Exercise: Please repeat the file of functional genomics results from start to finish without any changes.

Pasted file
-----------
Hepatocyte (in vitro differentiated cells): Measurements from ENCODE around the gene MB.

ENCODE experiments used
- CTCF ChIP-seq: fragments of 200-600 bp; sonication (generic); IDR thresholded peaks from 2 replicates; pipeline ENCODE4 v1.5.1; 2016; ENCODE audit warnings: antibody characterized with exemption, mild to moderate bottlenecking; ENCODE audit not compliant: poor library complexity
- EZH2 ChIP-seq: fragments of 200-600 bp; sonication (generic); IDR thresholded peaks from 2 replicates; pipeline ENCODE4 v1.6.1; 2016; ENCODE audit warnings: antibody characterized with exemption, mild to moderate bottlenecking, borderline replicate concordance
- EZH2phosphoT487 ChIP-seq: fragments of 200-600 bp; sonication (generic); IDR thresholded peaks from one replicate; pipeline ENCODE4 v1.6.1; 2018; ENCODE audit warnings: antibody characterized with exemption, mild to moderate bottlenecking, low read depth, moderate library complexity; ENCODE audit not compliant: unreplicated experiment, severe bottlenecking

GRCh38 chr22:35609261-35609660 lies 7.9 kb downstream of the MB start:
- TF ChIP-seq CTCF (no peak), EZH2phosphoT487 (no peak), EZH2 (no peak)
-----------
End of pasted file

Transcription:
Hepatocyte (in vitro differentiated cells): Measurements from ENCODE around the gene MB.

ENCODE experiments used
- CTCF ChIP-seq: fragments of 200-600 bp; sonication (generic); IDR thresholded peaks from 2 replicates; pipeline ENCODE4 v1.5.1; 2016; ENCODE audit warnings: antibody characterized with exemption, mild to moderate bottlenecking; ENCODE audit not compliant: poor library complexity
- EZH2 ChIP-seq: fragments of 200-600 bp; sonication (generic); IDR thresholded peaks from 2 replicates; pipeline ENCODE4 v1.6.1; 2016; ENCODE audit warnings: antibody characterized with exemption, mild to moderate bottlenecking, borderline replicate concordance
- EZH2phosphoT487 ChIP-seq: fragments of 200-600 bp; sonication (generic); IDR thresholded peaks from one replicate; pipeline ENCODE4 v1.6.1; 2018; ENCODE audit warnings: antibody characterized with exemption, mild to moderate bottlenecking, low read depth, moderate library complexity; ENCODE audit not compliant: unreplicated experiment, severe bottlenecking

GRCh38 chr22:35609261-35609660 lies 7.9 kb downstream of the MB start:
- TF ChIP-seq CTCF (no peak), EZH2phosphoT487 (no peak), EZH2 (no peak)